How I Met Your Mother has only two episodes left until it’s nine year run comes to an end. As we’re winding down, people the internet is abuzz with theories about how it will end. How will they meet? What’s her name? What will the final episode be like? But one question that doesn’t seem to be as important in many people’s mind is one that I’ve recently learned is pretty important: Why is Ted telling this story? I had never thought of that. It can’t just be because he wants his kids to know. Forcing them to sit on a couch for ten years is a little much for a random origin story. But it’s this question that we have to keep in mind when thinking about how the story will end, and what I think is the reason he’s telling it.
Now, these theories are purely speculation, and I have in no way heard that any of these are actually fact. But it will be interesting to see if they are, because I think it will end the show with a bang, and give it the strong ending it deserves.
The most talked about theory that I’ve come across over my web searching is the idea that the mother is, in fact, dead. A few weeks ago, when I was catching up with the episodes I’d missed on NBC’s website, I was struck with the heartbreaking thought that this was actually true. Toward the tail end of March 3rd’s episode, “Vesuvius”, the mother and Ted have a teary conversation over their dinner. While it flows through lighthearted and comic, like most HIMYM episodes, it takes a very serious turn. “I don’t want you to be the guy that lives in his stories,” the mother tells Ted with a sad smile. “Life only moves forward.” There is something unspoken between them in that moment. When she asks, “What mother misses her daughter’s wedding?” Ted begins to cry. They glaze over this, and don’t spend too much time divulging details about the situation, but once I had this scene in my mind, and the idea that something must have been seriously wrong with the mother, it opened my eyes to the show as a whole.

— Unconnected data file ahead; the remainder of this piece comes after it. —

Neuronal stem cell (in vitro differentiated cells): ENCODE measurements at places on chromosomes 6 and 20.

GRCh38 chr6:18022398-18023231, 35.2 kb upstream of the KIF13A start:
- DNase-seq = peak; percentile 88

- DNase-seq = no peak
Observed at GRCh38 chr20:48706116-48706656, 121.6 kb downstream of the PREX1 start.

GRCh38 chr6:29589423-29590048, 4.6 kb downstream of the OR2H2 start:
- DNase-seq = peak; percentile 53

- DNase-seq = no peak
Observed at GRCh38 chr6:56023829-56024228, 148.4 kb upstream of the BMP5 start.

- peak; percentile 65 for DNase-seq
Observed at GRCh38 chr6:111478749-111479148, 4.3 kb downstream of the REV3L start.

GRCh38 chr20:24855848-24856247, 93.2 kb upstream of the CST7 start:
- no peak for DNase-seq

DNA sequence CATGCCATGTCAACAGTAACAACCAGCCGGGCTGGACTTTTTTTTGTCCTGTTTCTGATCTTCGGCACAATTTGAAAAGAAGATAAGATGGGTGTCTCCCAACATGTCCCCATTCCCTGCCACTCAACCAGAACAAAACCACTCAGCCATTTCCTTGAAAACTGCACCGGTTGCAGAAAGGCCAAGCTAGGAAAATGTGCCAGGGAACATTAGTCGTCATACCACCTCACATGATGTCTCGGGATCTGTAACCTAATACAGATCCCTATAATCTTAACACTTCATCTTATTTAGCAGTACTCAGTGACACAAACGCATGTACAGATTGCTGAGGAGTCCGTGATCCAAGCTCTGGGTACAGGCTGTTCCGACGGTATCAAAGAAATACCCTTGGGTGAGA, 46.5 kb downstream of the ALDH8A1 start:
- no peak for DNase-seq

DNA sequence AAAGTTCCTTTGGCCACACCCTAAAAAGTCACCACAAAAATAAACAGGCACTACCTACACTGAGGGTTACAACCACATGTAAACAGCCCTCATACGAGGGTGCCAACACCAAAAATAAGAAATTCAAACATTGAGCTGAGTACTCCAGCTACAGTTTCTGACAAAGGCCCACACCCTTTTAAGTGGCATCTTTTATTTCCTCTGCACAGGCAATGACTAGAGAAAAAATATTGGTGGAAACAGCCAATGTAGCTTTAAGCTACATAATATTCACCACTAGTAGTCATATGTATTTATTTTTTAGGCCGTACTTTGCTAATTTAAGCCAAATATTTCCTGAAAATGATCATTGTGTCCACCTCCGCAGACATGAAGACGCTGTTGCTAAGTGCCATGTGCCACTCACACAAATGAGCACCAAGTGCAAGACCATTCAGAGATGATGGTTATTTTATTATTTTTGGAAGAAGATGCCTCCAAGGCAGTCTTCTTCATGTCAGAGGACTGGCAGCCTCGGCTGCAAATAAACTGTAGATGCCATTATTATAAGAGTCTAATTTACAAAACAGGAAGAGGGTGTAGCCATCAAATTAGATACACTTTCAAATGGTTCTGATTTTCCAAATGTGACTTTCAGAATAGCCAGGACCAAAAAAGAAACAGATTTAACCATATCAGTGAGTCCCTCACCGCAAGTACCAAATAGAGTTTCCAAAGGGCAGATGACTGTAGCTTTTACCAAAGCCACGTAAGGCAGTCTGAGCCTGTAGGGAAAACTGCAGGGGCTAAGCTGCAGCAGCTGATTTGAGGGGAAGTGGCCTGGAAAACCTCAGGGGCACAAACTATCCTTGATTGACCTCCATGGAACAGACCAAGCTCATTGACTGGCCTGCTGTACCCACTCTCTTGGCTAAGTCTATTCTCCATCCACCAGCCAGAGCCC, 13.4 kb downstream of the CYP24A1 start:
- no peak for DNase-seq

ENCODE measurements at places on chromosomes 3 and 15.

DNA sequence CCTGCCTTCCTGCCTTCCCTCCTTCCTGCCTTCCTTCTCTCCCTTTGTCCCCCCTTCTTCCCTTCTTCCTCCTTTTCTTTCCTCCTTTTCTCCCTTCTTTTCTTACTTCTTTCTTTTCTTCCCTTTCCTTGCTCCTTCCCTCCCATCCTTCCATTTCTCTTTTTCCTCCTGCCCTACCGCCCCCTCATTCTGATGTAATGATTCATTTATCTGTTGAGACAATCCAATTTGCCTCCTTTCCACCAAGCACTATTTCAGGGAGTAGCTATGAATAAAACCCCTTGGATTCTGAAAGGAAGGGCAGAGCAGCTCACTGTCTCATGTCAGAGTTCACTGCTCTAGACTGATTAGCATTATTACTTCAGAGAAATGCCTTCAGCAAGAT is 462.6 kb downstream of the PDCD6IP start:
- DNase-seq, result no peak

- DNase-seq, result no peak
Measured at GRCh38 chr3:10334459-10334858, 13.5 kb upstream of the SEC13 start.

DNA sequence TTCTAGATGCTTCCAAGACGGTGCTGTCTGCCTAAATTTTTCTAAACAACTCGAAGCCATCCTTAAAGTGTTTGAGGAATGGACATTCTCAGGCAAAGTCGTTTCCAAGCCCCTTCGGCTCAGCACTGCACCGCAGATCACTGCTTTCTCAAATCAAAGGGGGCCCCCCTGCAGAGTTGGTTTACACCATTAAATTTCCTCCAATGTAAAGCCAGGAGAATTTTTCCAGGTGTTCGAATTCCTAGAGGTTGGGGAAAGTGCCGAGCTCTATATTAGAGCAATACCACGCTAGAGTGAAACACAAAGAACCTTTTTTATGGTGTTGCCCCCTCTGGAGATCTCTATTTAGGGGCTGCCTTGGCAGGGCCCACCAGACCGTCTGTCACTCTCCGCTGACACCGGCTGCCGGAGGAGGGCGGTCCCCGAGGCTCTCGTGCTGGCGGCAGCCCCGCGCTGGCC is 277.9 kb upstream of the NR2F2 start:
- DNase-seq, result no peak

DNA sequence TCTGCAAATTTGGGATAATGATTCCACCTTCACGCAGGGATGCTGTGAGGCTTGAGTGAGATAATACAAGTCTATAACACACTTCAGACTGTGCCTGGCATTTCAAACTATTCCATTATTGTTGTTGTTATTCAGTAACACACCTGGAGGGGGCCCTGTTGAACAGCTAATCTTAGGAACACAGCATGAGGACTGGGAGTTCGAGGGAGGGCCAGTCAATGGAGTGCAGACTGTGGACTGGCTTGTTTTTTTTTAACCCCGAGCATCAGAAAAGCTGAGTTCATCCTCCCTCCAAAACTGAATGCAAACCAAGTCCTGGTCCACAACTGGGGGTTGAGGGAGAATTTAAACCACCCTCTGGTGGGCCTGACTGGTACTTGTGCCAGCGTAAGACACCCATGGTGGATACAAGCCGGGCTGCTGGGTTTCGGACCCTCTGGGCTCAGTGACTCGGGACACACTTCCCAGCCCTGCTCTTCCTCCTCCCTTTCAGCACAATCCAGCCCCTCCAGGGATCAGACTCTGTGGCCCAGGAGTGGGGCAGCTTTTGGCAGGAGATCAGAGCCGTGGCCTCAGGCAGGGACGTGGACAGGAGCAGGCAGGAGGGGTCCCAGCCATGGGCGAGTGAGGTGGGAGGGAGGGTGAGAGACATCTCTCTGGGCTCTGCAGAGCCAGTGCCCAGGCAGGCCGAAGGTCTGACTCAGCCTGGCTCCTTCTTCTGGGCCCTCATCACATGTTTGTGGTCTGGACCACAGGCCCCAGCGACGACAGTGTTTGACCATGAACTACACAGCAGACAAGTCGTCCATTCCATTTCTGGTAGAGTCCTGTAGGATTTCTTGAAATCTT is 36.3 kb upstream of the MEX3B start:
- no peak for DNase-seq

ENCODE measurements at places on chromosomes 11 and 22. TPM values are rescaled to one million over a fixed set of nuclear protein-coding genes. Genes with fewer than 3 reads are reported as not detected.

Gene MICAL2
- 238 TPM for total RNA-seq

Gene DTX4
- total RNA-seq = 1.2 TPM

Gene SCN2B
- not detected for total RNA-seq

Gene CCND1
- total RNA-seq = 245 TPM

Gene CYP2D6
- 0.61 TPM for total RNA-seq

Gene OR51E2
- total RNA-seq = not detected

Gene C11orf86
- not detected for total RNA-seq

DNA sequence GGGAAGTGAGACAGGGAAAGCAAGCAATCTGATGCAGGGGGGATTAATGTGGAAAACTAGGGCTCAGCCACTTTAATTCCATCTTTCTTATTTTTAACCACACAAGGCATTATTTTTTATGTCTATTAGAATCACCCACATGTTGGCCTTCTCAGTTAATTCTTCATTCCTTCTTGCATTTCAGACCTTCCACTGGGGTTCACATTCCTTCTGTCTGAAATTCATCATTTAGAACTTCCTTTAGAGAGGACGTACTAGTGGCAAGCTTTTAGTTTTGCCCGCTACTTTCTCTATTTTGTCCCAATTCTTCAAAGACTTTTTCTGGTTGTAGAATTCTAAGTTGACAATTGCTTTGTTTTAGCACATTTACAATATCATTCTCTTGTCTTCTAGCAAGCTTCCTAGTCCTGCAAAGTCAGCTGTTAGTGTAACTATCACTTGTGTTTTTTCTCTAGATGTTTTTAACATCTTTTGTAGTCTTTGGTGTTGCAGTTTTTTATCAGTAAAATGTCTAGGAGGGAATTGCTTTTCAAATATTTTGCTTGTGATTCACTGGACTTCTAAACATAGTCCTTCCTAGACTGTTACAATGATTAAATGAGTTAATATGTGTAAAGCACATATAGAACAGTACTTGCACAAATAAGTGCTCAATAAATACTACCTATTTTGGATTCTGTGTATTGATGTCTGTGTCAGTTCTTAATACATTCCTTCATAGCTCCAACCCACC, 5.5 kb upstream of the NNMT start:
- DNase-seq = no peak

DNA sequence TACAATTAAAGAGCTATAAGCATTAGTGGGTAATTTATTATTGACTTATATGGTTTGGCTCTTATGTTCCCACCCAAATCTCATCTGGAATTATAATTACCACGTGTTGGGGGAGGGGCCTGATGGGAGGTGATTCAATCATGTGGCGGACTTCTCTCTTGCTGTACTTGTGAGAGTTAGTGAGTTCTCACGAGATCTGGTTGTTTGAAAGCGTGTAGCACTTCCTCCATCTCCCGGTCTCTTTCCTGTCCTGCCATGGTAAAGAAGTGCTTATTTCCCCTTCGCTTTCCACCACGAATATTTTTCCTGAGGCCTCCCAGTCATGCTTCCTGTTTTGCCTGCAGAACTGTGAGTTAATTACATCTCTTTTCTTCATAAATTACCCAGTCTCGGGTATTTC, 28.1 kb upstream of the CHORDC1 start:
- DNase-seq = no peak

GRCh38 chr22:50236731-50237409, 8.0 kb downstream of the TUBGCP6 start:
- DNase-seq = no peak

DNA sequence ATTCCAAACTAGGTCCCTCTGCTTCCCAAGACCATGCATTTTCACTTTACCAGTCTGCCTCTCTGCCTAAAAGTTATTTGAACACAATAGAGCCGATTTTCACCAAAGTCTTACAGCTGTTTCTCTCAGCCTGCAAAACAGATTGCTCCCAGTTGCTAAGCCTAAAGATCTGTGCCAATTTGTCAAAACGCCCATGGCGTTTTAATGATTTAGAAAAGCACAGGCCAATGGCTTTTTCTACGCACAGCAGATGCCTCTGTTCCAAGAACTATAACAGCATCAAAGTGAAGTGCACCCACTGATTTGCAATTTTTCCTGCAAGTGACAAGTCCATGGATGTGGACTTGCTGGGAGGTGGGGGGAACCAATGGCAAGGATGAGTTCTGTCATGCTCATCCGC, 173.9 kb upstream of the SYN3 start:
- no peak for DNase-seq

One scene sticks out in my mind, and it wasn’t until reading this article written by Miriam Krule that I remembered it.
Sure, it will hurt, and people will no doubt be angry about it. But in the long run when you look back you’re not going to say, “Remember when Ted spent nine years telling us that story and then he found the love of his life the end?” You’re going to say, “Remember when Ted spent nine years telling us that story and he finally met the love of his life but it turned out she was dead the whole time?” I just think in the long run it will make for an amazing, lasting show. Series like these don’t deserve to fizzle out. The ones that stick with us are the ones that ripped our heart out, but gave us hope along the way. The ones that stick with us are the ones that end with a bang.
Keep in mind, I wrote this article a while ago and realized I had never posted it. So if any new info has arisen, it is not included in this article.